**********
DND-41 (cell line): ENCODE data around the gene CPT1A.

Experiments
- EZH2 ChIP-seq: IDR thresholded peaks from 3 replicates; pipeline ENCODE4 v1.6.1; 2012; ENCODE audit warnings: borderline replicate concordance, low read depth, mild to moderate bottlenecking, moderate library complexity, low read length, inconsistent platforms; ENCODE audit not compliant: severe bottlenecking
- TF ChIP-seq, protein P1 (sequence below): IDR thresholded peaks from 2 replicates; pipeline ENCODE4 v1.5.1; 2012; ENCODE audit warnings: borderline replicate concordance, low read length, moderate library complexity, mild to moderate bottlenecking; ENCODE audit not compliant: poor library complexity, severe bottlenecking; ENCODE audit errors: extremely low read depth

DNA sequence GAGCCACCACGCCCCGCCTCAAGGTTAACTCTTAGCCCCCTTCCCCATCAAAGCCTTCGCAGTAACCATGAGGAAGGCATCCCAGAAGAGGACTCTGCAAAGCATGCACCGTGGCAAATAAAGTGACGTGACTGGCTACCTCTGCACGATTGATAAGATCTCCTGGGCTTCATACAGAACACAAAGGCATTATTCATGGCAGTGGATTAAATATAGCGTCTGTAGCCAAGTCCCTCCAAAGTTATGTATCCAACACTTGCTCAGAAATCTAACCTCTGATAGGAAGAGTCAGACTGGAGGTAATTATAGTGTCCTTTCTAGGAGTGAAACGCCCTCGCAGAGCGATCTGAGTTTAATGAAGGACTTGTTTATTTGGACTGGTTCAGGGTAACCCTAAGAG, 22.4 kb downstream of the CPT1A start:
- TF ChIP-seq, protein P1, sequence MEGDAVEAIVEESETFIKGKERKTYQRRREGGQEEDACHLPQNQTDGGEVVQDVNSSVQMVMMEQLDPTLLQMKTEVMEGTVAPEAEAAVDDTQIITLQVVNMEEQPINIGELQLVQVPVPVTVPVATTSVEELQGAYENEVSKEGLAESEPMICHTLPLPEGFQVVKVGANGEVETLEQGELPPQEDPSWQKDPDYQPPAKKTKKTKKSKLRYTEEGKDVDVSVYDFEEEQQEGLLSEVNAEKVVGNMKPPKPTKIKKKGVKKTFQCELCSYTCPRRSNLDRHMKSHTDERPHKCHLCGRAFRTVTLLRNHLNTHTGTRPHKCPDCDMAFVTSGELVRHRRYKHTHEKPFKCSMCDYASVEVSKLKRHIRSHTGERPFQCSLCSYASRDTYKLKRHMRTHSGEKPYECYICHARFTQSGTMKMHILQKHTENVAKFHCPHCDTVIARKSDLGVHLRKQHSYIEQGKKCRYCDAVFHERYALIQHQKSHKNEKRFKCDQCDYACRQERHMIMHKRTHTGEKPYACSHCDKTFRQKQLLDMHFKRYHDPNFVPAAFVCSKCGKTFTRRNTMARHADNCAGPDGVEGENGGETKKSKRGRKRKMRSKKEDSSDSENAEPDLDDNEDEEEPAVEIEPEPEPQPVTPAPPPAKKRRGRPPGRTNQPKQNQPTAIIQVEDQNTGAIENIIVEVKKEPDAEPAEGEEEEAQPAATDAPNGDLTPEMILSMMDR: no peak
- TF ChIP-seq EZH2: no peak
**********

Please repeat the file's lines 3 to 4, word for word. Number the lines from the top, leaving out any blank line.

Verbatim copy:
- EZH2 ChIP-seq: IDR thresholded peaks from 3 replicates; pipeline ENCODE4 v1.6.1; 2012; ENCODE audit warnings: borderline replicate concordance, low read depth, mild to moderate bottlenecking, moderate library complexity, low read length, inconsistent platforms; ENCODE audit not compliant: severe bottlenecking
- TF ChIP-seq, protein P1 (sequence below): IDR thresholded peaks from 2 replicates; pipeline ENCODE4 v1.5.1; 2012; ENCODE audit warnings: borderline replicate concordance, low read length, moderate library complexity, mild to moderate bottlenecking; ENCODE audit not compliant: poor library complexity, severe bottlenecking; ENCODE audit errors: extremely low read depth